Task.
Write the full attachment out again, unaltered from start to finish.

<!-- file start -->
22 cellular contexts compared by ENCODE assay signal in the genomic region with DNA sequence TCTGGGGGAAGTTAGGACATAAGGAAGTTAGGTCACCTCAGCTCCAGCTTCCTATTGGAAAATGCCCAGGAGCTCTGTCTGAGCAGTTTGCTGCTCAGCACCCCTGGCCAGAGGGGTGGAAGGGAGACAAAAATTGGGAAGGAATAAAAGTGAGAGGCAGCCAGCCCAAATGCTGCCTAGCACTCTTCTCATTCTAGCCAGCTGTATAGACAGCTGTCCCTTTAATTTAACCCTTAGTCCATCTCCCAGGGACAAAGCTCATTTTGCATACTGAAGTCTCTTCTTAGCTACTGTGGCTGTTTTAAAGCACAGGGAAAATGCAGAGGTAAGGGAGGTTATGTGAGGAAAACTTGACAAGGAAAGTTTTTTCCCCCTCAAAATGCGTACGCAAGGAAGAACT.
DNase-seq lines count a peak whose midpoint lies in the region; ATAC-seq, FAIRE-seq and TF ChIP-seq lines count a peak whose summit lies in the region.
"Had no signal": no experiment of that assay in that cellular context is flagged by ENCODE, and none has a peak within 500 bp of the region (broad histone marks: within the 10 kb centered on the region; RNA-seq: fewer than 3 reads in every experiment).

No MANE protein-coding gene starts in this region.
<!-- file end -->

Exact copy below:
22 cellular contexts compared by ENCODE assay signal in the genomic region with DNA sequence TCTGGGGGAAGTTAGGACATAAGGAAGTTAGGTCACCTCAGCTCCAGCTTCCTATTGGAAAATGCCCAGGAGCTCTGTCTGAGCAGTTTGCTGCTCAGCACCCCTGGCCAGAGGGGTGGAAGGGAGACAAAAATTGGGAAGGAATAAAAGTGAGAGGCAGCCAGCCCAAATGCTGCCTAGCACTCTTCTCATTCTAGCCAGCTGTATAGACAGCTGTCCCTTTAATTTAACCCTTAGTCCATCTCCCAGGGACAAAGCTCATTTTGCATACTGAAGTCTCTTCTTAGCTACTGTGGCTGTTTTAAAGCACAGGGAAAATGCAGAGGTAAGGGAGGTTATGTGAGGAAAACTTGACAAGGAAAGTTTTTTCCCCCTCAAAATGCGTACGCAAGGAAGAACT.
DNase-seq lines count a peak whose midpoint lies in the region; ATAC-seq, FAIRE-seq and TF ChIP-seq lines count a peak whose summit lies in the region.
"Had no signal": no experiment of that assay in that cellular context is flagged by ENCODE, and none has a peak within 500 bp of the region (broad histone marks: within the 10 kb centered on the region; RNA-seq: fewer than 3 reads in every experiment).

No MANE protein-coding gene starts in this region.